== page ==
EVERYONE wants to rule the world, or at least have control over their own world. Surely this is a good thing – that we’d want the best of life, opportunity, and relationships. But the trouble is we lack so much wisdom, plus we cannot orchestrate life as we would like. This is where the Proverbs of three thousand years ago helps.
Let’s face it we could all do with a bit more wisdom.
Back in 2007/2008 I spent eighteen months mapping Proverbs in order to break the 900 sayings down to a few broad groups of virtue to help in the quest for wisdom. I managed to get them all into seven groups: diligence, prudence, shalom, balance, trust, respect, and finally, wisdom. The entire work I called What Is Truth? (It’s free.)
Studying Proverbs makes us our best own coach, our own trustworthy mentor, our most studious learner, and our own wisest teacher. As we reflect on Proverbs, there is always one or two (or more) that seem written for me and you, personally.
Wisdom is thinking and living in accordance with how things actually are.
Wisdom is attuned, acclimatised and accepting of reality. Wisdom’s most urgent question has to be, therefore, “What is truth?”
Wisdom’s opposite, folly, is a way of thinking and living that ignores how things actually are.
Folly denies the truth – even to its own peril.
Diligence, Prudence, Shalom, Balance, Trust, Respect >>> Wisdom
Diligence and prudence are old-fashioned words perhaps not that well recognised these days. Diligence is self-discipline, conscientiousness, and being proactive. Prudence is restraint, moderation, and discretion. These two are virtues of self-mastery.
Shalom is the consummation of peace both from within and from without; it’s a holistic sense of wellbeing within the self and within the world. Shalom is the sense of completeness; the blessedness of self-awareness. Balance protects and enhances our vitality. Together these two are life-givers.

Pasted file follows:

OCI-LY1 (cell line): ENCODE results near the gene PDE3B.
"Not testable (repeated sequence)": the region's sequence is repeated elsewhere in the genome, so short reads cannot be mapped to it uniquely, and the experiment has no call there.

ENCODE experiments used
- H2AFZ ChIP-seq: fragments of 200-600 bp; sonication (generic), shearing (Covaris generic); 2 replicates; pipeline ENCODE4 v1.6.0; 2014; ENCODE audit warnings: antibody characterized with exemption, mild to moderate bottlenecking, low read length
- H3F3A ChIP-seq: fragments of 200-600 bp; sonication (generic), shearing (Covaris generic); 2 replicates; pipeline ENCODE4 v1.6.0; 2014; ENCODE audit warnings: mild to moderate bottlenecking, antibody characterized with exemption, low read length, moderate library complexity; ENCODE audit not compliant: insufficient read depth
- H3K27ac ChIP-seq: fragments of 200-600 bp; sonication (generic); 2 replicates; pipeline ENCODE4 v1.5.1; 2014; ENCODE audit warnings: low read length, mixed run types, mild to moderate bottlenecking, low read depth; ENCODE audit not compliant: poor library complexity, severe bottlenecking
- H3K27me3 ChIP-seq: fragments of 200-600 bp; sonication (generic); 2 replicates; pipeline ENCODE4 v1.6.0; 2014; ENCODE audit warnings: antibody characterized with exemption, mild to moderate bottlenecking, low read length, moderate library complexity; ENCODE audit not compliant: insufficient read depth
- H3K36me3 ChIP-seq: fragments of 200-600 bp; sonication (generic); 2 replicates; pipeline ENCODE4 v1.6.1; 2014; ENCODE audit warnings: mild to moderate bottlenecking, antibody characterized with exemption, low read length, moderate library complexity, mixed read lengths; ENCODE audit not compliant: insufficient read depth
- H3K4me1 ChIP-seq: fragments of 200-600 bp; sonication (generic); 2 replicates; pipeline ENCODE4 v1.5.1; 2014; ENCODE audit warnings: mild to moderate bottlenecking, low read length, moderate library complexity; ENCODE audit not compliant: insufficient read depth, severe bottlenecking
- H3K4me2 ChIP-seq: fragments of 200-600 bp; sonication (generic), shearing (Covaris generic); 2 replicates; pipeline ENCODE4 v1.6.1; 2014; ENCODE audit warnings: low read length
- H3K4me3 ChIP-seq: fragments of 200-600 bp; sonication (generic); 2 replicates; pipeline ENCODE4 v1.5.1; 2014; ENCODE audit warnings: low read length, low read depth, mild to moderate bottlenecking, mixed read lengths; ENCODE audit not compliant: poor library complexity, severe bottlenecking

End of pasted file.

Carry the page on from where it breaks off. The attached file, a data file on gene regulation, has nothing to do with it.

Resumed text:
Trust and respect are virtues I see that are social awareness relationship enhancers. It takes courage and faith to be honest; to trust. Justice with love are capital virtues. Respect is about an unquestioned integrity driven by the virtues of humility, compassion, and social intelligence.
All these six items of virtue – diligence, prudence, shalom, balance, trust and respect – make up wisdom. And as pairs they contribute to our virtuous capacity, our maintenance, and our social graces.
What is wisdom? We might as well ask, as Pilate did, “What is truth?” Wisdom is thinking and living in accordance with how things actually are. According to Proverbs, these six virtues provide for wisdom: diligence, prudence, shalom, balance, trust, and respect. It is wise to partake of them. They are free.
© 2007, 2013 S. J. Wickham.